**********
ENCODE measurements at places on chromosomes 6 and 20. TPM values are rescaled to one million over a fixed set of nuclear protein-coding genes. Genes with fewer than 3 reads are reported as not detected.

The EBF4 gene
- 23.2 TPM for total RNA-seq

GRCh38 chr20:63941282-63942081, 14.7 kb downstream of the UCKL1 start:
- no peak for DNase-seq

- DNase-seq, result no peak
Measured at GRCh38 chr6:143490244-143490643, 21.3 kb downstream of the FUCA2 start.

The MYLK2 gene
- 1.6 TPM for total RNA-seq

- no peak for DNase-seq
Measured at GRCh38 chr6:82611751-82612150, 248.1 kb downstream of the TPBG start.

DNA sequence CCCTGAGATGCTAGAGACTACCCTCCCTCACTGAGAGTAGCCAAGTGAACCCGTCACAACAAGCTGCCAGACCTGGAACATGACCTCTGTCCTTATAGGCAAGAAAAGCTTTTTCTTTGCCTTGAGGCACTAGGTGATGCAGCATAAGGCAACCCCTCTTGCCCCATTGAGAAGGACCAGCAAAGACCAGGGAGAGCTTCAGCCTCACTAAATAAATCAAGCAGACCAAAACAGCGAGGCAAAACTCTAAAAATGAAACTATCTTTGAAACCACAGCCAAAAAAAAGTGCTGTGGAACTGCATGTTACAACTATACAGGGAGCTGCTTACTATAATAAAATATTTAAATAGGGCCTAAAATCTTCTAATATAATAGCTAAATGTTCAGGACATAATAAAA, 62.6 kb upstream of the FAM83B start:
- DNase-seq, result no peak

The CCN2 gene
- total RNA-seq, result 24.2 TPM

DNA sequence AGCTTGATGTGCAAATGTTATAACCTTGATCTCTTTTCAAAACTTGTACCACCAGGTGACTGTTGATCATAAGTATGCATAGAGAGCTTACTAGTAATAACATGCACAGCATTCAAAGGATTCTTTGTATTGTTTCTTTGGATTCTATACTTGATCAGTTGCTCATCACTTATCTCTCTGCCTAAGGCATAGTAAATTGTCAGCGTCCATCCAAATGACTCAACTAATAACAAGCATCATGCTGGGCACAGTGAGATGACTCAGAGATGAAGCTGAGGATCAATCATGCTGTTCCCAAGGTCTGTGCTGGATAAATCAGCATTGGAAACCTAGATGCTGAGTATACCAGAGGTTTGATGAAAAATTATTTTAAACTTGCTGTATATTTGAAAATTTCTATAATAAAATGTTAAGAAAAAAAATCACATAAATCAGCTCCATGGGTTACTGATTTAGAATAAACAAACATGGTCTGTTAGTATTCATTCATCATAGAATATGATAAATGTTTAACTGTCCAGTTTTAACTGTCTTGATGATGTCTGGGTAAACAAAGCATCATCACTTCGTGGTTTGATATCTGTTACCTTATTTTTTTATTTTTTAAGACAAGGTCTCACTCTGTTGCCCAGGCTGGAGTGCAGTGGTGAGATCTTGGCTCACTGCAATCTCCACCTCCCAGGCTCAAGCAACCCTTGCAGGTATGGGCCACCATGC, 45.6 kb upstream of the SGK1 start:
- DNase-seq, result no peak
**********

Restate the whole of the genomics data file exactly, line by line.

ENCODE measurements at places on chromosomes 6 and 20. TPM values are rescaled to one million over a fixed set of nuclear protein-coding genes. Genes with fewer than 3 reads are reported as not detected.

The EBF4 gene
- 23.2 TPM for total RNA-seq

GRCh38 chr20:63941282-63942081, 14.7 kb downstream of the UCKL1 start:
- no peak for DNase-seq

- DNase-seq, result no peak
Measured at GRCh38 chr6:143490244-143490643, 21.3 kb downstream of the FUCA2 start.

The MYLK2 gene
- 1.6 TPM for total RNA-seq

- no peak for DNase-seq
Measured at GRCh38 chr6:82611751-82612150, 248.1 kb downstream of the TPBG start.

DNA sequence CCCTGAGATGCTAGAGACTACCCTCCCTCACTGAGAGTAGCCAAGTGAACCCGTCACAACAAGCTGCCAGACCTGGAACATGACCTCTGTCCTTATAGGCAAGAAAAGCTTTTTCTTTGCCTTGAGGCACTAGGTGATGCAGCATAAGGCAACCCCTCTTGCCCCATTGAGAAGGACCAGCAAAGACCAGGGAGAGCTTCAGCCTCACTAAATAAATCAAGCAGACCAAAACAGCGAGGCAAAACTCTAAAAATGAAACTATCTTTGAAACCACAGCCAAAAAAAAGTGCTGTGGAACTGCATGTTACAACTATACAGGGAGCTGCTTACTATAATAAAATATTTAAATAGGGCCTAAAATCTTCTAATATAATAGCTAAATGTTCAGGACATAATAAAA, 62.6 kb upstream of the FAM83B start:
- DNase-seq, result no peak

The CCN2 gene
- total RNA-seq, result 24.2 TPM

DNA sequence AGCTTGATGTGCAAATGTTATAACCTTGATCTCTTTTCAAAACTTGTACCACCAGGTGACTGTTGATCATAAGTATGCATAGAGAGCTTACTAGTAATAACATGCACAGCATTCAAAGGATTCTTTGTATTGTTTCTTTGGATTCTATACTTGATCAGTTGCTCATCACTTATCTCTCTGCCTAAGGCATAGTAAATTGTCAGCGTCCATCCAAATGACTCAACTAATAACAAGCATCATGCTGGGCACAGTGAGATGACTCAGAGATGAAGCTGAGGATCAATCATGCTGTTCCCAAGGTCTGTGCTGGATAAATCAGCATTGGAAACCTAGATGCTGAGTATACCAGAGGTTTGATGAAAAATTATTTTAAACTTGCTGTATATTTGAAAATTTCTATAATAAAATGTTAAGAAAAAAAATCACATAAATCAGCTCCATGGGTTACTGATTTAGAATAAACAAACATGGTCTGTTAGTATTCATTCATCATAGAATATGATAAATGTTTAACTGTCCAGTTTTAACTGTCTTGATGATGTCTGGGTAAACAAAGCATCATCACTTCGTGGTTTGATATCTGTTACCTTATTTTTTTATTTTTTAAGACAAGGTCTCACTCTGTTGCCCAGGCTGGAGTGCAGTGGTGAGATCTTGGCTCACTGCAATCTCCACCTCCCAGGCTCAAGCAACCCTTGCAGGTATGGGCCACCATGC, 45.6 kb upstream of the SGK1 start:
- DNase-seq, result no peak